Car bombingEdit

On the morning of February 6, 2001, Jovanović sat in a restaurant by the business club "Lutra" to attend a discussion with State Security executive Franko Simatović, the Minister of Interior Dušan Mihajlović, and Milorad Ulemek, who organized the meeting.[14] Jovanović and Mihajlović asked Simatović about the Ibar Highway assassination attempt on Vuk Drašković, the murder of Slavko Ćuruvija and the disappearance of Ivan Stambolić.[14][8] Simatović claimed not to know about any of the liquidations, to which Jovanović remarked, "Frenki, you know so little for someone who was second man in the State Security Service."[8]

After the meeting, Jovanović got in his Mitsubishi Pajero to drive his wife to Avalska street in Belgrade. After having walked approximately ten meters away from his vehicle, the Pajero exploded, destroying several other cars in the vicinity.[8][14] Approximately 30 minutes had elapsed from the meeting with Simatović and the car bomb detonation.[14] The vehicle was left in a parking lot for four days, after which it was taken for investigation by the Yugoslav Institute for Safety.[8] Mitsubishi's European division also investigated and concluded that the cause of the explosion was that of a time bomb.[8] The former head of the Yugoslav State Security Service, Jovica Stanišić, later commented that "someone from our agency did it".[8]

Negotiation of Milošević's arrestEdit

On March 31, 2001, after a masked government unit stormed Slobodan Milošević's fortified villa, Jovanović negotiated with the former Yugoslav president for him to surrender peacefully.[8] In an interview conducted by Ekspres in June 2016, Jovanović said that as Milošević surrendered himself to the police, his daughter Marija asked him explicitly to commit suicide instead of surrendering.[8] When Milošević gave himself up to the authorities, Jovanović was removed by security after which Marija fired a pistol at the vehicle Jovanović was sitting in.[8][15] In the same interview, Jovanović admitted that he feared more that Marija would get shot by the bodyguards than he did for his own life during the Milošević villa standoff.[8]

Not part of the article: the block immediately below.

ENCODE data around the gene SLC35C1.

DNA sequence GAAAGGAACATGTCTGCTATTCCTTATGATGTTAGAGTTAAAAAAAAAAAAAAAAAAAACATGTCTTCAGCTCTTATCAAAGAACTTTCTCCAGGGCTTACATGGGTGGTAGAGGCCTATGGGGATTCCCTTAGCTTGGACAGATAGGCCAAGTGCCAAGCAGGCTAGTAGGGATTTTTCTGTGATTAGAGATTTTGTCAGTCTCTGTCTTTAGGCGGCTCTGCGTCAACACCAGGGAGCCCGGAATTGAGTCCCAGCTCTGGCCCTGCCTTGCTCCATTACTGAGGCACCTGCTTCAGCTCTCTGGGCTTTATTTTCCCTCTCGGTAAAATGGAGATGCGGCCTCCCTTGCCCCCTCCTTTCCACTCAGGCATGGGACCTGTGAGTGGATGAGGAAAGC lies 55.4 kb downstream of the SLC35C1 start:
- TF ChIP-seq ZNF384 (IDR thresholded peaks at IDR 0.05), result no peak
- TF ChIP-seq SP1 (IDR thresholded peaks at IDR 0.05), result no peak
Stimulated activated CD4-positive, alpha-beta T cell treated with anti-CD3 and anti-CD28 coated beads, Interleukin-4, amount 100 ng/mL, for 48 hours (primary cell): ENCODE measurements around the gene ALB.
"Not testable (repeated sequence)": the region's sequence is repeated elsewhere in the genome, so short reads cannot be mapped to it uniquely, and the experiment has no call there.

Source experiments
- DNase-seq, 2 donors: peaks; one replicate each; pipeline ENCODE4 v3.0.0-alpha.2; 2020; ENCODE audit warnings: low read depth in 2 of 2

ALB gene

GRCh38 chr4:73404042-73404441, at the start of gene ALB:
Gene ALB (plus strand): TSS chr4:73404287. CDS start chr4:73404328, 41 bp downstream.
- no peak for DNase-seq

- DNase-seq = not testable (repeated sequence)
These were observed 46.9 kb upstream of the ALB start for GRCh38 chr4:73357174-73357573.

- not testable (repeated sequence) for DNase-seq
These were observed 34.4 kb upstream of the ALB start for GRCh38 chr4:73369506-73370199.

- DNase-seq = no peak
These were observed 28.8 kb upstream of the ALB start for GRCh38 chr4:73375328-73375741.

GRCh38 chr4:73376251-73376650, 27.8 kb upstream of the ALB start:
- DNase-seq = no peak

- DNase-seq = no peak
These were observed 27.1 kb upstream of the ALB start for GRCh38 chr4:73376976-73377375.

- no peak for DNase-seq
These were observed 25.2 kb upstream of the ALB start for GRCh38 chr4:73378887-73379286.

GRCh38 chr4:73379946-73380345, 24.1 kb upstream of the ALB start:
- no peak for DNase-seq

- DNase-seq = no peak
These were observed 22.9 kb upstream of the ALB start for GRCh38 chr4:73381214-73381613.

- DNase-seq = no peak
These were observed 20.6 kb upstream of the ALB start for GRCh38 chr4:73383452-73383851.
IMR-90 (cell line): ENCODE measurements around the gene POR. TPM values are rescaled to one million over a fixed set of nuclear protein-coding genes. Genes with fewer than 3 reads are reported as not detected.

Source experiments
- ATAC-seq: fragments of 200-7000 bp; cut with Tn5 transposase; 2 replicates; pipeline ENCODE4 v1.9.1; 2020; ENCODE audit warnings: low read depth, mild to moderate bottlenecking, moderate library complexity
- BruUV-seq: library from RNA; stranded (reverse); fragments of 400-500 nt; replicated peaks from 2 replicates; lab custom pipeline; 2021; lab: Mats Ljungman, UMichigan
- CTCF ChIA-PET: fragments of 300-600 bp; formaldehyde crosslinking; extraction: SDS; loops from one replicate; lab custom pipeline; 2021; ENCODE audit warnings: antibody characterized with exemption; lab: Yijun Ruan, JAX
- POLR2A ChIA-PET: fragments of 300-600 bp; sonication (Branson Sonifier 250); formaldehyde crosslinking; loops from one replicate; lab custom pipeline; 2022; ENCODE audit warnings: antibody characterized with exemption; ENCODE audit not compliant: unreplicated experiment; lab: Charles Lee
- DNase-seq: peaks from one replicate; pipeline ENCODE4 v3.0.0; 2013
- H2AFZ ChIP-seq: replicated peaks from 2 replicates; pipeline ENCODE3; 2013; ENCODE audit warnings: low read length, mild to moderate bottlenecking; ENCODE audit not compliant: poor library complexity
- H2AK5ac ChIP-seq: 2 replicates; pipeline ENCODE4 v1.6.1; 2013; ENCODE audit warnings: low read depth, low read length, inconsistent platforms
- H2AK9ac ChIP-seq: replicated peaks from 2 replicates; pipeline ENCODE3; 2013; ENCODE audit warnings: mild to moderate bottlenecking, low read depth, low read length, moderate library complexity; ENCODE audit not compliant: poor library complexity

In 2014, Jovanović appeared on a televised episode of "Goli život" ("Naked life" in English) on TV Happy, during which he talked about some of his life experiences.[10] In the interview, Jovanović talked about Milošević and his arrest:

Incidents with the Zemun Clan and JSOEdit

In March 2003, following the assassination of Prime Minister Zoran Đinđić, Jovanović advanced to the position of Deputy Prime Minister in the government of the new PM Zoran Živković. It has been alleged that during his mandate as Member of Parliament, in addition to his regular duties, Jovanović assumed the role of Prime Minister Đinđić's government liaison - dealing with, and meeting individuals connected to Serbian organized crime circles.

When the press got a hold of this information, a storm of controversy was created by raising many questions about Jovanovic's role in Government's dealing with the mafia. Political opponents directly accused him of criminal involvement and of providing favours for shady individuals such as Dušan Spasojević (late leader of the Zemun mafia clan) and Milorad Ulemek (now convicted as the person who organized the assassination of Zoran Đinđić). Various rumours, mostly carried and exploited by daily tabloids, included even those that he is using heavy drugs.

After continuous pressure from the media, Jovanović admitted to attending some meetings, but denied any wrongdoing, claiming that these contacts were made on behalf of the government in order to curb mafia activities and to secure political stability from the individuals left over from the Milošević's era. During one of his speeches, he stated: "my hands are dirty, but my conscience is clear (because I was cleaning up Serbia)".[16]

The electorate did not exactly see it that way and Jovanović's popularity dropped drastically as a result of this episode.

Realizing this, the Democratic Party brass marginalized his role within its ranks before the parliamentary elections in December 2003 by not even entering his name on the party's electoral ballot. He did not complain, at least not publicly, opting to instead focus on the coming party congress in February 2004 that was to determine its new post-Đinđić leadership. Jovanović was hoping to get a seat on the main board, but did not receive enough delegate support.

Split with the Democratic PartyEdit

Dissatisfied with the party's new direction under the leadership of Boris Tadić, Jovanović criticized him publicly, most notably for his policy of political cohabitation with Prime Minister Vojislav Koštunica's government. Being a fierce Koštunica opponent, Jovanović felt that the Democratic Party should actively seek ways to bring down his government, especially when Boris Tadić was elected President of the Republic in June 2004. A couple of months after Tadić's inauguration, Jovanović wrote his party colleague an open public letter [17] on a per tu basis criticizing his political choices. Tadić never even acknowledged the letter publicly until he was directly asked about it during an interview on a weekly political TV talk show Utisak nedelje. He admitted that he had not really bothered to read it and added: "When someone writes a letter, supposedly to me, by first making sure it gets published in the papers, then that's really not a letter but a political bid".[18]